Travel influencers defend their ‘dangerous’ infinity pool photo


TripAdvisor released its annual list of world’s best destinations. It’s time to start booking your flights!
Buzz60, Buzz60

A travel influencer couple is defending one of their recent photos after the image came under fire on social media for being “dangerous.”

Americans Kelly Castille and Kody Workman, who run the Instagram account @positravelty, post photos from their adventures around the world – but on April 2, some of their nearly 80,000 followers thought they took one photoshoot a little too far.

Influencers” are a class of marketers that produce content online, usually on social media, to a large follower base in partnership with brands.

In the image, which promotes a resort in Bali, Indonesia, Castille is seen hanging off the side of a tall infinity pool.

In the comment section, some users dubbed the stunt “dangerous,” “pointless” and a lack of “common sense.”

But the couple said they felt “very safe” during an interview with Insider Friday.

“What is probably most surprising to any audience is that this photo was actually Kelly’s idea,” Workman said. “We are both in good shape, we know our bodies, and, in turn, we know our limits. We had faith in each other and trust to pull this off, and so we made the choice as a team to shoot it.”

View this post on Instagram

🇺🇸 Our greatest strength in life, our most important principle, is discernment. Only you can know your body, feel the space around you and understand your capabilities. We would all do well to remember this, knowing that not every action, style or path we witness through others is or should be, replicated. At the end of the day we are to hold ourselves accountable for the decisions that we make. ※ 🇵🇦 La mejor fortaleza en la vida, el moral más importante, es discernimiento. Solo puedes entender tu cuerpo, sentir el espacio que te rodea y comprender tus capacidades. Haríamos bien en recorder este, sabiendo que no toda acción, estilo o camino que presenciamos por otros es o debe ser, replicado. Al final del dia, somos responsables de las decisiones que hacemos. ※ Thank you @kayonjungleresort for an unforgettable experience! ※ ※ #balitravel #couplesgoals #ilovetravel #bestplaces #baligasm #ubud #balitravel #novios #junglelife #viajeros #wetravel #travelinspo #adventurous #indonesiaparadise #speechlessplaces #infinitypool #welltraveled #earthpix #baliholiday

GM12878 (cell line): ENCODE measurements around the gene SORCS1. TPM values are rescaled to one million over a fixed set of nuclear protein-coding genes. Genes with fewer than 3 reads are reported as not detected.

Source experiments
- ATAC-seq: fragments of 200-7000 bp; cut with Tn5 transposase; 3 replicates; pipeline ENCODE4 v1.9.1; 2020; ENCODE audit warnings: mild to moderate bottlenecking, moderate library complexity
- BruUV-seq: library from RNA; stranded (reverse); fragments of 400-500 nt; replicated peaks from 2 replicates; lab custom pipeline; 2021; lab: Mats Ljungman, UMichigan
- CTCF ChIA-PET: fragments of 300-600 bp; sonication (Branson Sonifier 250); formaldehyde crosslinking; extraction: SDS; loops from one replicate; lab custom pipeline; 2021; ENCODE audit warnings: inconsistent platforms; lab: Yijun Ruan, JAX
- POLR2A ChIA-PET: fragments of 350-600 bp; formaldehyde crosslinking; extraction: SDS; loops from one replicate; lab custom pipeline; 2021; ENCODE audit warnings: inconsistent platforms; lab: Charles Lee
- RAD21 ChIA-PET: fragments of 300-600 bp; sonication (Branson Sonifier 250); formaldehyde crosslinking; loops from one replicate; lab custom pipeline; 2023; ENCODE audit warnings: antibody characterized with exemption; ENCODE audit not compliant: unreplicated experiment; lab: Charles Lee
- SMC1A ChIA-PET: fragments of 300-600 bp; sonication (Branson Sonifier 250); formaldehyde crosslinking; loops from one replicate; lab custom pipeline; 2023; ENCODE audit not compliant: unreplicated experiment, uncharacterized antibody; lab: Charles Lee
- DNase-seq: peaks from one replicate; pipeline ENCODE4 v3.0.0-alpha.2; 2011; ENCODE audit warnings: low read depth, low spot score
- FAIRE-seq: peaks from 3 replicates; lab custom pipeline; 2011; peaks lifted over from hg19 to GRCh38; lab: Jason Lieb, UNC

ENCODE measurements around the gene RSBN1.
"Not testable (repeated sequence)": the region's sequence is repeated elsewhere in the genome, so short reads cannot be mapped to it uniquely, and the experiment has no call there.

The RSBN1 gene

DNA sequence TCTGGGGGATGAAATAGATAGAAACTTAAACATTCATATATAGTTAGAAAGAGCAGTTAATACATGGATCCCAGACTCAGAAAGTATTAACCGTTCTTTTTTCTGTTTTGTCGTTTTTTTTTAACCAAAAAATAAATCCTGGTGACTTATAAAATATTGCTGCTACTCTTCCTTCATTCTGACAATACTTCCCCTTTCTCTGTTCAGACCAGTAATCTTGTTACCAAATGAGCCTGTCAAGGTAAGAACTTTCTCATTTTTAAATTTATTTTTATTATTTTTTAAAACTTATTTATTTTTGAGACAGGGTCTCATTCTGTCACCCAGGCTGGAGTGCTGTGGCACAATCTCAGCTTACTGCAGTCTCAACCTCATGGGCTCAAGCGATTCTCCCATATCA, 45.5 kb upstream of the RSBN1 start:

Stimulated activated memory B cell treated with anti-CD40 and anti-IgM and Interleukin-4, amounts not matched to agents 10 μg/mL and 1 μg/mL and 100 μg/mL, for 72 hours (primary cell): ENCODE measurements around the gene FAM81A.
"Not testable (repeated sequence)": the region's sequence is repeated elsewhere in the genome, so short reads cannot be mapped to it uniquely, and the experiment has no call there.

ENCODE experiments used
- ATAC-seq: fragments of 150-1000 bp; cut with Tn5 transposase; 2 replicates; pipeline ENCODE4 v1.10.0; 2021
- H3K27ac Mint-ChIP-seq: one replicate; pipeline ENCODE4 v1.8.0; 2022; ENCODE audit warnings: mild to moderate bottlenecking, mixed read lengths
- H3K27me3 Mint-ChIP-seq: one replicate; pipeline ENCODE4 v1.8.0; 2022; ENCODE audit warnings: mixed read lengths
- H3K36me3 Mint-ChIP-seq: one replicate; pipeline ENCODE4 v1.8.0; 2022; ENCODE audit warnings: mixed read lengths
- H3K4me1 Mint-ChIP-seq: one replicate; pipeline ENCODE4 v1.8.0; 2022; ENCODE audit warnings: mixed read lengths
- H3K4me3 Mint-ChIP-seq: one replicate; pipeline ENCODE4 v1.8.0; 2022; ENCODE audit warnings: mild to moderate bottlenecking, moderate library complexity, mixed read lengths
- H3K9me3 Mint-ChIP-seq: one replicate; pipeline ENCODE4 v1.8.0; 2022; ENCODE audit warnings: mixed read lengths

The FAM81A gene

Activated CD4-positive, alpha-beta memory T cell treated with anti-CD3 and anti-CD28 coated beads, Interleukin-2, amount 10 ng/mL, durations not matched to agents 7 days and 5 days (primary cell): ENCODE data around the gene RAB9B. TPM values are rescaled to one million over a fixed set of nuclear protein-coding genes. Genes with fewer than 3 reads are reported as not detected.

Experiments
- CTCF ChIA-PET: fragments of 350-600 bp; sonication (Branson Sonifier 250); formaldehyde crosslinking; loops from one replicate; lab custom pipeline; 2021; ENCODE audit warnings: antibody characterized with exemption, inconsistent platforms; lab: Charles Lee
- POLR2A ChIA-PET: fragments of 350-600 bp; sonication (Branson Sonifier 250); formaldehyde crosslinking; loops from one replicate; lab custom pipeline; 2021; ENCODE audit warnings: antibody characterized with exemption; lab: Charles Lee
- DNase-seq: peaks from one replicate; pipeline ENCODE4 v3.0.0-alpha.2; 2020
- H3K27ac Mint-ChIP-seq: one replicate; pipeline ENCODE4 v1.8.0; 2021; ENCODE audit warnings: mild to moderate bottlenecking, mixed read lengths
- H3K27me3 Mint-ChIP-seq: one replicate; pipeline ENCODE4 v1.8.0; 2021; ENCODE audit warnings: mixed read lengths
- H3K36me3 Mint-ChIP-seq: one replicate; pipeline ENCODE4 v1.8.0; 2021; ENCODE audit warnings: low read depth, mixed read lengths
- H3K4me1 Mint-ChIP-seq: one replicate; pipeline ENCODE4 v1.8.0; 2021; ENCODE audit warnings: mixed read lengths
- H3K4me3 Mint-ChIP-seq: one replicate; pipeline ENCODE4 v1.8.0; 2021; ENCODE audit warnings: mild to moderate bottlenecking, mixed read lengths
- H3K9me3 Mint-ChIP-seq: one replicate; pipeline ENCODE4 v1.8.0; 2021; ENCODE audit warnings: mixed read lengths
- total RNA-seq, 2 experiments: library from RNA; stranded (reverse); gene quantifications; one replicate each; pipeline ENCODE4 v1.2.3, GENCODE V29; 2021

A post shared by Kelly + Kody ⚤🇺🇸 (@positravelty) on

He also explained how Castille was able to keep a tight grip.

“There is a lip, where the ridge of the infinity pool juts out over the wall where Kelly could get a solid grip and place her weight on her forearms. I held her the entire time, and if zoomed, you can actually see my grip on her arm,” he explained. “We have both jumped off of waterfalls and bridges much higher than this infinity pool, so the height aspect wasn’t a concern for us at all.”

A zoomed-out view of the pool on the resort’s Instagram shows another pool just below where Castille was hanging.

Risky photos in scenic spots can lead to accidents, however.

In March, an international tourist died after he fell hundreds of feet into the Grand Canyon while trying to take photos. And in September 2018, a California woman slipped and fell to her death while taking selfies at Pictured Rocks National Lakeshore on Michigan’s Upper Peninsula.

Michael P. Ghiglieri, author of “Over the Edge: Death in the Grand Canyon,” says people often have a disconnect when it comes to danger in locations like the Grand Canyon.

“They have a cognitive disconnect between danger being a great opportunity for a photo, instead of a legitimate threat to their life,”he said.

Video: Tourists dangle their legs, snap pics over cliffs that could collapse

Related: Don’t take a selfie in these 10 places

Contributing: Bree Burkitt, Arizona Republic


Show Thumbnails

Show Captions

Read or Share this story:

Source link

Related Articles

Leave a Reply

Your email address will not be published. Required fields are marked *

Back to top button